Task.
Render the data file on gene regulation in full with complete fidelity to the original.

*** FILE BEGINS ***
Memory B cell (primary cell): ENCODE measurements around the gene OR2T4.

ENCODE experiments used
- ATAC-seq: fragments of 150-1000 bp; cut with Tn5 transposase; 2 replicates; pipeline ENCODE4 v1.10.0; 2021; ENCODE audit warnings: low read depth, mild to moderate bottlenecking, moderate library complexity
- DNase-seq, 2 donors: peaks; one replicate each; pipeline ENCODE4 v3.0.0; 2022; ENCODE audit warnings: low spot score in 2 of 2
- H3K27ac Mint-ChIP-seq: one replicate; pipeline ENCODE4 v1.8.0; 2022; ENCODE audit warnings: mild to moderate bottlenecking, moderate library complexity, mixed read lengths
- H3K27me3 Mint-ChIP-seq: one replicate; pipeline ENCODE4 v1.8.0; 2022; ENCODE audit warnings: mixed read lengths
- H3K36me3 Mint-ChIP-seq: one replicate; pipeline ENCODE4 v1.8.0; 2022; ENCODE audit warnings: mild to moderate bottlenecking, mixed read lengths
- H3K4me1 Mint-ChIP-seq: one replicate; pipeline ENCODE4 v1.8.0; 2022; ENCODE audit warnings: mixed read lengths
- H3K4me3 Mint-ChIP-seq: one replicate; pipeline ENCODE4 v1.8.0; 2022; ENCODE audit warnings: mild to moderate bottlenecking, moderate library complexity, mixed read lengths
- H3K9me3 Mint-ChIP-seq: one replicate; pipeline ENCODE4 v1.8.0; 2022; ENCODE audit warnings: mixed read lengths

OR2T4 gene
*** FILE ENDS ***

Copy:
Memory B cell (primary cell): ENCODE measurements around the gene OR2T4.

ENCODE experiments used
- ATAC-seq: fragments of 150-1000 bp; cut with Tn5 transposase; 2 replicates; pipeline ENCODE4 v1.10.0; 2021; ENCODE audit warnings: low read depth, mild to moderate bottlenecking, moderate library complexity
- DNase-seq, 2 donors: peaks; one replicate each; pipeline ENCODE4 v3.0.0; 2022; ENCODE audit warnings: low spot score in 2 of 2
- H3K27ac Mint-ChIP-seq: one replicate; pipeline ENCODE4 v1.8.0; 2022; ENCODE audit warnings: mild to moderate bottlenecking, moderate library complexity, mixed read lengths
- H3K27me3 Mint-ChIP-seq: one replicate; pipeline ENCODE4 v1.8.0; 2022; ENCODE audit warnings: mixed read lengths
- H3K36me3 Mint-ChIP-seq: one replicate; pipeline ENCODE4 v1.8.0; 2022; ENCODE audit warnings: mild to moderate bottlenecking, mixed read lengths
- H3K4me1 Mint-ChIP-seq: one replicate; pipeline ENCODE4 v1.8.0; 2022; ENCODE audit warnings: mixed read lengths
- H3K4me3 Mint-ChIP-seq: one replicate; pipeline ENCODE4 v1.8.0; 2022; ENCODE audit warnings: mild to moderate bottlenecking, moderate library complexity, mixed read lengths
- H3K9me3 Mint-ChIP-seq: one replicate; pipeline ENCODE4 v1.8.0; 2022; ENCODE audit warnings: mixed read lengths

OR2T4 gene